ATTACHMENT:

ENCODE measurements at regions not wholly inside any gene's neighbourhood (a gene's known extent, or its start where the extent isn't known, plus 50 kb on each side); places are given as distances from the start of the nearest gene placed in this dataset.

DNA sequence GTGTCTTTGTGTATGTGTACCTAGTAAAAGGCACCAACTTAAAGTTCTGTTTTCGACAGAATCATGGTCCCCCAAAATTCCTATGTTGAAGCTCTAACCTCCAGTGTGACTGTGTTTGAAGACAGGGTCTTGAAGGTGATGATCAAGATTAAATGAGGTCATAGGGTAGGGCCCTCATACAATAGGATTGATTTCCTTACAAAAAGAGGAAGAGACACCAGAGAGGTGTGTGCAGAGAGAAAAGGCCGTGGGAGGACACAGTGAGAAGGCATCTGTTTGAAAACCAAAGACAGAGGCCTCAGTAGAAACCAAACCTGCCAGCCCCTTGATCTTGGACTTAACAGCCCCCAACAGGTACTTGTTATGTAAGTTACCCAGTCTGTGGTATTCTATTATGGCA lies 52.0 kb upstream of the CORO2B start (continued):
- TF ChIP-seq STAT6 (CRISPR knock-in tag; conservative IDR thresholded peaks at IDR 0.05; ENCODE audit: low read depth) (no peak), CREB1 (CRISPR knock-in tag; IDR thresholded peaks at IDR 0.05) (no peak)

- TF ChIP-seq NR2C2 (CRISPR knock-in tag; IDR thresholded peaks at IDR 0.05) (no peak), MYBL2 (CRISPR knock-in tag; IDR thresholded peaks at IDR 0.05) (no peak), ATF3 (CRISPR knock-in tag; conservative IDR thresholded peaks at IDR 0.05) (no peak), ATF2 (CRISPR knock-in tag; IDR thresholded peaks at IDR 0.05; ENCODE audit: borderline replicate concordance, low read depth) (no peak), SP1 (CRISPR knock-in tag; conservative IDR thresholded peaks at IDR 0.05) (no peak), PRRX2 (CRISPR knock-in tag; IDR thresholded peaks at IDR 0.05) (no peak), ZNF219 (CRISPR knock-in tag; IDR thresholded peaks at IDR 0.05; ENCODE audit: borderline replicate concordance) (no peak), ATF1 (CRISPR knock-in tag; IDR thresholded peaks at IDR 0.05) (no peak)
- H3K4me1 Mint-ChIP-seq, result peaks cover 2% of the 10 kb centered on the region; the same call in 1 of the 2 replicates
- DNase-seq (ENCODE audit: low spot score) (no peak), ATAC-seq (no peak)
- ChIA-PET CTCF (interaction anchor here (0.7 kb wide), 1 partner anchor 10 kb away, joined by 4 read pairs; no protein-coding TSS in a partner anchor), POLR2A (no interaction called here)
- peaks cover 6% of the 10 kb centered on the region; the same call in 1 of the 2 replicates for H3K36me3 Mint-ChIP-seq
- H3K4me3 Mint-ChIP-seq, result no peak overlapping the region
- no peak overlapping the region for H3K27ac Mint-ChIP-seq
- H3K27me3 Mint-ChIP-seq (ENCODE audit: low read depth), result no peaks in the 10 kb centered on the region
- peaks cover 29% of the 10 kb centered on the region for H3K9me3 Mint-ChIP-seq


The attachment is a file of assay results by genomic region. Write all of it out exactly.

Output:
ENCODE measurements at regions not wholly inside any gene's neighbourhood (a gene's known extent, or its start where the extent isn't known, plus 50 kb on each side); places are given as distances from the start of the nearest gene placed in this dataset.

DNA sequence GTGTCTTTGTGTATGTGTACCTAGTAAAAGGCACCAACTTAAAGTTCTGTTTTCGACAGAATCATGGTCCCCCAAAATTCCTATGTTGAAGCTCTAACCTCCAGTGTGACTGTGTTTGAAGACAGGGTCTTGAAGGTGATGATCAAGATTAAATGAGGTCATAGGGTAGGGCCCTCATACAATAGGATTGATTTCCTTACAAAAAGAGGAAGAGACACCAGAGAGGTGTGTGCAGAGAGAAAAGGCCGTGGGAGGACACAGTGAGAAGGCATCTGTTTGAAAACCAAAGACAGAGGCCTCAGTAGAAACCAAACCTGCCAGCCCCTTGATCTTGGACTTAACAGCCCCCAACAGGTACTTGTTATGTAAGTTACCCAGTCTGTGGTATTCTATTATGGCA lies 52.0 kb upstream of the CORO2B start (continued):
- TF ChIP-seq STAT6 (CRISPR knock-in tag; conservative IDR thresholded peaks at IDR 0.05; ENCODE audit: low read depth) (no peak), CREB1 (CRISPR knock-in tag; IDR thresholded peaks at IDR 0.05) (no peak)

- TF ChIP-seq NR2C2 (CRISPR knock-in tag; IDR thresholded peaks at IDR 0.05) (no peak), MYBL2 (CRISPR knock-in tag; IDR thresholded peaks at IDR 0.05) (no peak), ATF3 (CRISPR knock-in tag; conservative IDR thresholded peaks at IDR 0.05) (no peak), ATF2 (CRISPR knock-in tag; IDR thresholded peaks at IDR 0.05; ENCODE audit: borderline replicate concordance, low read depth) (no peak), SP1 (CRISPR knock-in tag; conservative IDR thresholded peaks at IDR 0.05) (no peak), PRRX2 (CRISPR knock-in tag; IDR thresholded peaks at IDR 0.05) (no peak), ZNF219 (CRISPR knock-in tag; IDR thresholded peaks at IDR 0.05; ENCODE audit: borderline replicate concordance) (no peak), ATF1 (CRISPR knock-in tag; IDR thresholded peaks at IDR 0.05) (no peak)
- H3K4me1 Mint-ChIP-seq, result peaks cover 2% of the 10 kb centered on the region; the same call in 1 of the 2 replicates
- DNase-seq (ENCODE audit: low spot score) (no peak), ATAC-seq (no peak)
- ChIA-PET CTCF (interaction anchor here (0.7 kb wide), 1 partner anchor 10 kb away, joined by 4 read pairs; no protein-coding TSS in a partner anchor), POLR2A (no interaction called here)
- peaks cover 6% of the 10 kb centered on the region; the same call in 1 of the 2 replicates for H3K36me3 Mint-ChIP-seq
- H3K4me3 Mint-ChIP-seq, result no peak overlapping the region
- no peak overlapping the region for H3K27ac Mint-ChIP-seq
- H3K27me3 Mint-ChIP-seq (ENCODE audit: low read depth), result no peaks in the 10 kb centered on the region
- peaks cover 29% of the 10 kb centered on the region for H3K9me3 Mint-ChIP-seq